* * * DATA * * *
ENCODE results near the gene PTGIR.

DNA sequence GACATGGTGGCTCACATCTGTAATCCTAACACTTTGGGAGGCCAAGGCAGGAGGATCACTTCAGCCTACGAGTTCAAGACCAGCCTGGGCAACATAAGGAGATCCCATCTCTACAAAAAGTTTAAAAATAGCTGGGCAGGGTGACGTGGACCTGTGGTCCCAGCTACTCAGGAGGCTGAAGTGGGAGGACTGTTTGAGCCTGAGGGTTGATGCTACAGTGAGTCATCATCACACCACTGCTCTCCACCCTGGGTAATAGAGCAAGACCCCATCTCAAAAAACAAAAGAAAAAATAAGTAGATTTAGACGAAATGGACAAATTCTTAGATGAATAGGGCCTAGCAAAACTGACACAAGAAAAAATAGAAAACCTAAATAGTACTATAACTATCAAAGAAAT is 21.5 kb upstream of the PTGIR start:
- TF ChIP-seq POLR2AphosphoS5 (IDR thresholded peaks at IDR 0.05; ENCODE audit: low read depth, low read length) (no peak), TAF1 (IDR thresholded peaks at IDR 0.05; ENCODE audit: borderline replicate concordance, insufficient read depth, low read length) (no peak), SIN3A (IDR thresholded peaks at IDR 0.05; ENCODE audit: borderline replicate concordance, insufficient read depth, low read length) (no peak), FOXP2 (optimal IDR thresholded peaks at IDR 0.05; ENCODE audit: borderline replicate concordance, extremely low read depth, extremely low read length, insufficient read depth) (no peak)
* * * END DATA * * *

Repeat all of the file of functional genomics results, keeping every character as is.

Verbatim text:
ENCODE results near the gene PTGIR.

DNA sequence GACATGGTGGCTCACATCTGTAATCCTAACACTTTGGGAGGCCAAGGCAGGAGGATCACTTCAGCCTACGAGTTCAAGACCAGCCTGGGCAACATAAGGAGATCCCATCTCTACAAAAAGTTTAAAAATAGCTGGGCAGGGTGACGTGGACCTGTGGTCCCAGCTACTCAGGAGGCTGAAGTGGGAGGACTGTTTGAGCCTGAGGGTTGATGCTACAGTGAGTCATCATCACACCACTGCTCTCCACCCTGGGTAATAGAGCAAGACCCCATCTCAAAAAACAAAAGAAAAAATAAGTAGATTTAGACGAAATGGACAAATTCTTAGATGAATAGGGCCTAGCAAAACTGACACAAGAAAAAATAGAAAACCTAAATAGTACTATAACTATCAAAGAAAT is 21.5 kb upstream of the PTGIR start:
- TF ChIP-seq POLR2AphosphoS5 (IDR thresholded peaks at IDR 0.05; ENCODE audit: low read depth, low read length) (no peak), TAF1 (IDR thresholded peaks at IDR 0.05; ENCODE audit: borderline replicate concordance, insufficient read depth, low read length) (no peak), SIN3A (IDR thresholded peaks at IDR 0.05; ENCODE audit: borderline replicate concordance, insufficient read depth, low read length) (no peak), FOXP2 (optimal IDR thresholded peaks at IDR 0.05; ENCODE audit: borderline replicate concordance, extremely low read depth, extremely low read length, insufficient read depth) (no peak)